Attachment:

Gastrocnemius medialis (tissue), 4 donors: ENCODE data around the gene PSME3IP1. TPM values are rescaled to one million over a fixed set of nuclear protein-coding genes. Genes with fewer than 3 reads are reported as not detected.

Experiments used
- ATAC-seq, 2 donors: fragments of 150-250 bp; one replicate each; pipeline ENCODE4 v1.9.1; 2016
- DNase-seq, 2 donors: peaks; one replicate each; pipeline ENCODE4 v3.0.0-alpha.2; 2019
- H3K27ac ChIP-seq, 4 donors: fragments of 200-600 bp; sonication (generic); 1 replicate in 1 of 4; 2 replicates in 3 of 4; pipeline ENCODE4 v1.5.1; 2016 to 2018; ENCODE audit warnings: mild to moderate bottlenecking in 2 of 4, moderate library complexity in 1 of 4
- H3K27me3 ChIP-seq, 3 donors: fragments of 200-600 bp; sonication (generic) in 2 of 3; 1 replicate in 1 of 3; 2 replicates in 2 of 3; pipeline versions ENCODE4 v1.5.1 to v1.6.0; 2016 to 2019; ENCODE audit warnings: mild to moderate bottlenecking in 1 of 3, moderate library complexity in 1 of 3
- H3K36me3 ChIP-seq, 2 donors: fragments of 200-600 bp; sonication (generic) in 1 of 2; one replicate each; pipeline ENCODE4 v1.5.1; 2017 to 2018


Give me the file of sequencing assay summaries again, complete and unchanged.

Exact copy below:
Gastrocnemius medialis (tissue), 4 donors: ENCODE data around the gene PSME3IP1. TPM values are rescaled to one million over a fixed set of nuclear protein-coding genes. Genes with fewer than 3 reads are reported as not detected.

Experiments used
- ATAC-seq, 2 donors: fragments of 150-250 bp; one replicate each; pipeline ENCODE4 v1.9.1; 2016
- DNase-seq, 2 donors: peaks; one replicate each; pipeline ENCODE4 v3.0.0-alpha.2; 2019
- H3K27ac ChIP-seq, 4 donors: fragments of 200-600 bp; sonication (generic); 1 replicate in 1 of 4; 2 replicates in 3 of 4; pipeline ENCODE4 v1.5.1; 2016 to 2018; ENCODE audit warnings: mild to moderate bottlenecking in 2 of 4, moderate library complexity in 1 of 4
- H3K27me3 ChIP-seq, 3 donors: fragments of 200-600 bp; sonication (generic) in 2 of 3; 1 replicate in 1 of 3; 2 replicates in 2 of 3; pipeline versions ENCODE4 v1.5.1 to v1.6.0; 2016 to 2019; ENCODE audit warnings: mild to moderate bottlenecking in 1 of 3, moderate library complexity in 1 of 3
- H3K36me3 ChIP-seq, 2 donors: fragments of 200-600 bp; sonication (generic) in 1 of 2; one replicate each; pipeline ENCODE4 v1.5.1; 2017 to 2018